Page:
James and I both had jobs we hated that allowed us to do things we love, and we both really wanted to get out on motorcycles and get somewhere. We decided to make this trip happen on very short notice. Thursday the 22nd of August, James and I were bullshitting via gChat, talking about how bummed we were about another planned motorcycle trip that fell through. James threw out the idea of a Steens/Alvord trip, but I still had no bike (I had opted to funnel adventurebike-purchasing funds into other avenues when the previously planned trip fell through). James hit up his friend Johnny, who had a DRZ400 just like James'. He agreed to loan it; Friday I picked it up from Johnny, and pounded the concrete for a metal fabrication space, as I had just lost my fab space. My friends at Hold Fast Fabrication offered space and tools, and Saturday I spent the afternoon fabbing a rack and dialing the bike in for the +/-1000 mile journey, before working my other job from 4 PM-midnight. 5 AM Sunday I packed the bike and met James, and we hit the road at 8.
We basically planned and executed the the trip in 3 days of hustling.
Honestly, it was stressful for me. My life had kind of melted down in the beginning of August, and committing time to do even the short 5-1/2 day trip to the Alvord Desert was daunting. James had plenty of stress, as well, with his girlfriend, and job, and taking off for a week; but he knew it would be worth it (as did I). And, as soon as we were out on the road, the stress melted, the city was left behind, and we were just trekking. We spent much time in challenging situations, dealing with broken bikes on the road--including a broken rack weld (on my bike, my hasty/poor work) in the middle of the Paisley Desert, a really, truly, horrible, middle-of-nowhere desert in Oregon that will kill an underprepared traveler.
The Paisley was the most challenging, trying, and--ultimately--rewarding stretch of the trip. James had done some minor research into whether or not it was possible to cross the Paisley on a road called Fandango Canyon, and had found one single adventure rider forum post which read:
User 1: "Is it possible to cross the Paisley on Fandango?"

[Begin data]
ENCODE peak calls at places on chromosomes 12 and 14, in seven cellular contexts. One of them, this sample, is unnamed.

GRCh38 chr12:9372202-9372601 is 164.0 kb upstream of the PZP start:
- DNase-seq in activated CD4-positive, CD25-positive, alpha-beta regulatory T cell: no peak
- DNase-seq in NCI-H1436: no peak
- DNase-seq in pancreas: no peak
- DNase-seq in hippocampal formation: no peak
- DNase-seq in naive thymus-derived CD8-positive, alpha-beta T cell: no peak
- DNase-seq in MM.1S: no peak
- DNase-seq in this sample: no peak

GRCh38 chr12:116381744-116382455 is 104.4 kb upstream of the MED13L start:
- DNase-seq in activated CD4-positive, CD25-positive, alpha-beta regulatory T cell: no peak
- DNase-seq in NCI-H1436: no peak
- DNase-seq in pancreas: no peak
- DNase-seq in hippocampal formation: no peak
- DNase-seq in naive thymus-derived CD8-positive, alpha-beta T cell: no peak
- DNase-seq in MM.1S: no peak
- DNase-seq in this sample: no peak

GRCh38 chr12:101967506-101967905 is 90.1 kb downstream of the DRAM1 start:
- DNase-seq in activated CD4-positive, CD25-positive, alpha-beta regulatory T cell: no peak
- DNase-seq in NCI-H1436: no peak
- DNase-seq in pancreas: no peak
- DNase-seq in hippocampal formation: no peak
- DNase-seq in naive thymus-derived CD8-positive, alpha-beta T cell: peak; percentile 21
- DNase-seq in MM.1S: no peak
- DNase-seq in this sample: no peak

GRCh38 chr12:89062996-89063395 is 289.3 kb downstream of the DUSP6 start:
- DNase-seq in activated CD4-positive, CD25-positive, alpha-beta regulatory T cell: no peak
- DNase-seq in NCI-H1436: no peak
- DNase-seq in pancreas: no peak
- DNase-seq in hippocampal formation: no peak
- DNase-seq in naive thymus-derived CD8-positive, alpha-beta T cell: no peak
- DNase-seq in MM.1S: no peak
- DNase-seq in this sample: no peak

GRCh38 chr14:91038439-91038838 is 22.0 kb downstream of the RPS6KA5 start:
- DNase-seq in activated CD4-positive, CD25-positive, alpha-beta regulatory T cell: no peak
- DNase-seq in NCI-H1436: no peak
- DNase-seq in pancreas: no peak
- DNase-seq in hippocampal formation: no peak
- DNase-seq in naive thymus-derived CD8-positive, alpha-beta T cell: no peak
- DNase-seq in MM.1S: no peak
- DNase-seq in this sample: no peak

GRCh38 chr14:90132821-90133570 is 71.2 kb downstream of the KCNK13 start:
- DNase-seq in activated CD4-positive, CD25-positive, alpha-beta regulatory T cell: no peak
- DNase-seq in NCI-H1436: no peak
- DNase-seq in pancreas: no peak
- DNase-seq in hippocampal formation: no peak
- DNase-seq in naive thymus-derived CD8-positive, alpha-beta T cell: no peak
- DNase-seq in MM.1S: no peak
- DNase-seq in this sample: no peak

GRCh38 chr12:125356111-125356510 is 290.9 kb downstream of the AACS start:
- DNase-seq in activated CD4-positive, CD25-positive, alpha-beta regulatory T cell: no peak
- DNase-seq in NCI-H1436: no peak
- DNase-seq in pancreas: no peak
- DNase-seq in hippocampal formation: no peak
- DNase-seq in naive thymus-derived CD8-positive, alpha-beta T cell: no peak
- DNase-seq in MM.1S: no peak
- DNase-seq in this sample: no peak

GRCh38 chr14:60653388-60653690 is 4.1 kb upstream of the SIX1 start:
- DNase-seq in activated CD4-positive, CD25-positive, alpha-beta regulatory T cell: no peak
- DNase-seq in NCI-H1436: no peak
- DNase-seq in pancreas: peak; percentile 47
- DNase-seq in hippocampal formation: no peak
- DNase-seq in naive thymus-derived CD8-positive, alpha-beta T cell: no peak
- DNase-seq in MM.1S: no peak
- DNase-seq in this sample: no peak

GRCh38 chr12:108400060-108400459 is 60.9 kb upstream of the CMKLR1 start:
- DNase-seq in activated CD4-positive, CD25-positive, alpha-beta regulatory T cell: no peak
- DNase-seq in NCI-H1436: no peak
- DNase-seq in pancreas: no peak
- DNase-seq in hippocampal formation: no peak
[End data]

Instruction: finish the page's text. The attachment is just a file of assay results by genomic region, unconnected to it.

User 2: "Yes" [photo of motorcycle on Fandango Canyon]
On that, we decided to go for it. 75 miles across a nasty 4x4 trail (that frequently gets washed out), cutting through the middle of a 100+ degree desert with no shade, no water, and no fuel for miles. We later met a adventure rider who told us that Fandango is a bucket list road for many riders, that it's one of those ultimate roads that a rider crosses only when really prepared. We had done it on a whim, on our first ever adventure ride, with no GPS, no map, and no cell reception. In the middle of the crossing, the punishing, pounding terrain snapped a tension weld on my rack and we were forced to improvise our gear transportation. The whole idea of crossing was kind of stupid, kind of brave, and so deeply rewarding.
The trip, for both of us, was really about getting out in the middle of nowhere in Oregon, forgetting the sometimes overwhelming PDX lifestyle, and getting to know a part of the state we had never seen. We rode somewhere in the vicinity of 1000 miles in 5 1/2 days, with around 65% of the riding being off pavement; we met very interesting and truly kind locals in each town we stopped in; we drank whiskey in volcanic hot springs and waxed philosophical about every subject that came to mind; we camped by ourselves in the middle of a dry lake bed in the Alvord desert, with no one else around for miles and miles; we did some pitch-dark riding, back and forth across said desert, lost our camp, and nearly spent the night in the middle of the lakebed, because one cannot find anything in that environment with no reference lights for miles. (We got very lucky and stumbled upon our camp in the darkness after riding in circles for some time.) It was a really inspiring, insightful, and challenging experience. And, it lit a fire under both of asses to spend more time on rides like that and less time fretting about all the bullshit that we tend to get caught up in.